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Taking care of orphaned wild animals

SAVOY -- People came to learn about helping orphaned baby animals at the University of Illinois Medical Clinic's Wildlife Baby Shower.
SAVOY -- People came to learn about helping orphaned baby animals at the University of Illinois Medical Clinic's Wildlife Baby Shower. Workers there take care of dozens of wildlife orphans each year.

The most common are raccoons, squirrels, rabbits and opossums. Students said it's important to teach people what to do if they see those abandoned animals in their own backyards.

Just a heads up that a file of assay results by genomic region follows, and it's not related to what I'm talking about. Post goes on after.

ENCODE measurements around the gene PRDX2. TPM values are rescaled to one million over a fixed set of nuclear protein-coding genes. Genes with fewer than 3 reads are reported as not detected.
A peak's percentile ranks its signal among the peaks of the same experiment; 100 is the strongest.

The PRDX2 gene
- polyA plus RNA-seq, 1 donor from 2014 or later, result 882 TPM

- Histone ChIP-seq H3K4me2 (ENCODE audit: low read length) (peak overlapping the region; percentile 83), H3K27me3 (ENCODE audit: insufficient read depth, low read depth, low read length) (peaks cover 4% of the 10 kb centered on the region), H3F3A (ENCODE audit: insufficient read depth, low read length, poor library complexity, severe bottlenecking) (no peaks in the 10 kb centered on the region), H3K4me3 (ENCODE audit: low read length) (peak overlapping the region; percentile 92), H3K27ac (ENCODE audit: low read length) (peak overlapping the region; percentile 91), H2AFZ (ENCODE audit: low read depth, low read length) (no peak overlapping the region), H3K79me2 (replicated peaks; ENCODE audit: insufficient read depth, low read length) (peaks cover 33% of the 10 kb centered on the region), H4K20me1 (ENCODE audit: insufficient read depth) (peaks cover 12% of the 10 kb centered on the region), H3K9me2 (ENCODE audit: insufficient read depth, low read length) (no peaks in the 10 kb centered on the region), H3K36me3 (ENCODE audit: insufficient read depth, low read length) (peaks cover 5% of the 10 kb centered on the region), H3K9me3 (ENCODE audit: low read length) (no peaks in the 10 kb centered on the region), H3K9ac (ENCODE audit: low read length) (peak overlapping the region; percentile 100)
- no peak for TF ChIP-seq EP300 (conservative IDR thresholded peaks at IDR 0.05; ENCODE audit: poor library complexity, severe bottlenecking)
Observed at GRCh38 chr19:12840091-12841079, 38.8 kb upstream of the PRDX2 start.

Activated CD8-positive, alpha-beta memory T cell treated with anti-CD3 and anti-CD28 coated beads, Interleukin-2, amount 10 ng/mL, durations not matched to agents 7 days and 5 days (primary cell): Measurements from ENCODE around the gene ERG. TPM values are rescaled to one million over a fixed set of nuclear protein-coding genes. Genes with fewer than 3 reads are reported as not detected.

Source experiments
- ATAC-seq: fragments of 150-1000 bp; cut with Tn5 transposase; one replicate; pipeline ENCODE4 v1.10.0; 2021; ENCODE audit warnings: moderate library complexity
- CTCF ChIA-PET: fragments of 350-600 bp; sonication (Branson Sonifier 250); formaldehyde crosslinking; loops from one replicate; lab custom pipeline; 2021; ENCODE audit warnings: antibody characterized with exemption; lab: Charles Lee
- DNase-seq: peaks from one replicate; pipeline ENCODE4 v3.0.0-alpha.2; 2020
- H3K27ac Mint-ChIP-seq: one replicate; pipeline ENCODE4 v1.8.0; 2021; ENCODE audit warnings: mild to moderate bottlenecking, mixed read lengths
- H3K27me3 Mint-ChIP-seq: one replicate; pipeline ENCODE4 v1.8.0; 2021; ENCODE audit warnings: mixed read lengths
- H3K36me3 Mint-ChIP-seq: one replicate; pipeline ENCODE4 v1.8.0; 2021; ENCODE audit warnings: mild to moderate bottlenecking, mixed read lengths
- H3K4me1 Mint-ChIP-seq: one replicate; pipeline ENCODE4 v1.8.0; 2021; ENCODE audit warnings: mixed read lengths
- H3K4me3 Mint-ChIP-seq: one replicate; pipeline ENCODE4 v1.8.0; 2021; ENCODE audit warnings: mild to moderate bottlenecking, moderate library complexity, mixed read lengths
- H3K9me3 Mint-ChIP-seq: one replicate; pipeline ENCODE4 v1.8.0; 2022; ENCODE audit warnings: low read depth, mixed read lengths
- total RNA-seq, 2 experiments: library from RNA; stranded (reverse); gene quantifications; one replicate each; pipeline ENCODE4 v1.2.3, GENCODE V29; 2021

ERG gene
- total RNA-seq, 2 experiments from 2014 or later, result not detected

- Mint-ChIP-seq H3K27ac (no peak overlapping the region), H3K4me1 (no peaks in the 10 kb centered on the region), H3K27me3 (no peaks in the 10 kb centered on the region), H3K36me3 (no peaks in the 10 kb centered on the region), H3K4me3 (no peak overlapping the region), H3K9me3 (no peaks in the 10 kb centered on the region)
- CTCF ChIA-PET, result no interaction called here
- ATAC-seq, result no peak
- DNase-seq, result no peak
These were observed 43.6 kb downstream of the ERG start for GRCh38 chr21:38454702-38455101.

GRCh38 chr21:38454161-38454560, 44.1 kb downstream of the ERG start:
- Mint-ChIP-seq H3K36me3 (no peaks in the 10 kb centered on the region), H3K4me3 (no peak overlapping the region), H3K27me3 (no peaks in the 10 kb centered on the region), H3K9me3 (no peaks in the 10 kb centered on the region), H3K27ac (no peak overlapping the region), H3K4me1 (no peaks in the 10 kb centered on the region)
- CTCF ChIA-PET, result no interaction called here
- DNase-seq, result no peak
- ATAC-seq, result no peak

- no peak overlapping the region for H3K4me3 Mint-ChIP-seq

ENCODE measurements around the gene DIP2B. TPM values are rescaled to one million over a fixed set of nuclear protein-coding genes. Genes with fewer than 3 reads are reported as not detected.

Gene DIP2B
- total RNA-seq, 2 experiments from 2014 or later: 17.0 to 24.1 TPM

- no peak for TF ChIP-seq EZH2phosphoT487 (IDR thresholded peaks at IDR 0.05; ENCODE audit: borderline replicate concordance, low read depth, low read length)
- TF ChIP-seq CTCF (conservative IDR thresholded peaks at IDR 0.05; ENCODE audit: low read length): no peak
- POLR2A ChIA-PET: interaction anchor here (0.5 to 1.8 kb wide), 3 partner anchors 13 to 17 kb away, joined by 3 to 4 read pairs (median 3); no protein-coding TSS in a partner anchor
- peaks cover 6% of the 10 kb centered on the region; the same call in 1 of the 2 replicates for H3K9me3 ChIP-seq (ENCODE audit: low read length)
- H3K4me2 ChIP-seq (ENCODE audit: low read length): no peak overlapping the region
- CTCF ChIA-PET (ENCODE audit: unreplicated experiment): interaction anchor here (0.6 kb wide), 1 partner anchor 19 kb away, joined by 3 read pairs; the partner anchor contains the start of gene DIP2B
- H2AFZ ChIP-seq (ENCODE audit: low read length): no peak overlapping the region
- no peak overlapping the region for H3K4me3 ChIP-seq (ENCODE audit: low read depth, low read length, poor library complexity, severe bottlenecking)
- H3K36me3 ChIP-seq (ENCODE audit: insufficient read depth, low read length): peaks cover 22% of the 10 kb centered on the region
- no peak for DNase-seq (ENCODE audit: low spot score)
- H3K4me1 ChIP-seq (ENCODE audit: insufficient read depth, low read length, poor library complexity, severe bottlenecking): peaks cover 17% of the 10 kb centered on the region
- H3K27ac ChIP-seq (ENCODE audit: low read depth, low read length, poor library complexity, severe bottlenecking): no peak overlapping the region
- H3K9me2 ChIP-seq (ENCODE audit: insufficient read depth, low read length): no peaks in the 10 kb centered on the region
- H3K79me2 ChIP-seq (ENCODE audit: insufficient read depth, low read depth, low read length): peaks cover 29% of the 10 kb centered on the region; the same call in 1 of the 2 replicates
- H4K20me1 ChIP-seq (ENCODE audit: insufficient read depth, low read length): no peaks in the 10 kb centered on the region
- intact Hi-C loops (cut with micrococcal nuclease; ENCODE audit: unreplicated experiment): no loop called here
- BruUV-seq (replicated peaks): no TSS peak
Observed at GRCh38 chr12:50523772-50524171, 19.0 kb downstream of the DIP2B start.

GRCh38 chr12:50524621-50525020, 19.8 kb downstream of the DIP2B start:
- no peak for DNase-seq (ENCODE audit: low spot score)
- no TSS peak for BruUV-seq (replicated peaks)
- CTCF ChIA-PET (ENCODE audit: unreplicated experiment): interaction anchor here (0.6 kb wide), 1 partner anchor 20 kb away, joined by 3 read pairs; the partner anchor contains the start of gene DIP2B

"Wildlife are really becoming our neighbors so we're interacting with them more on a daily basis," said second-year student Nicki Rosenhagen. "We're kind of moving into their territory so there's a lot more interface with us. It's important for people to know, who want to help, how to help the animals, how to find out if the animal needs help."

People could also check out the clinic's resident hawks and owls. Birds are high on the list of orphaned animals during spring and summer. This is the second year the clinic has put on a shower like this. Students also do other fundraisers during the year.
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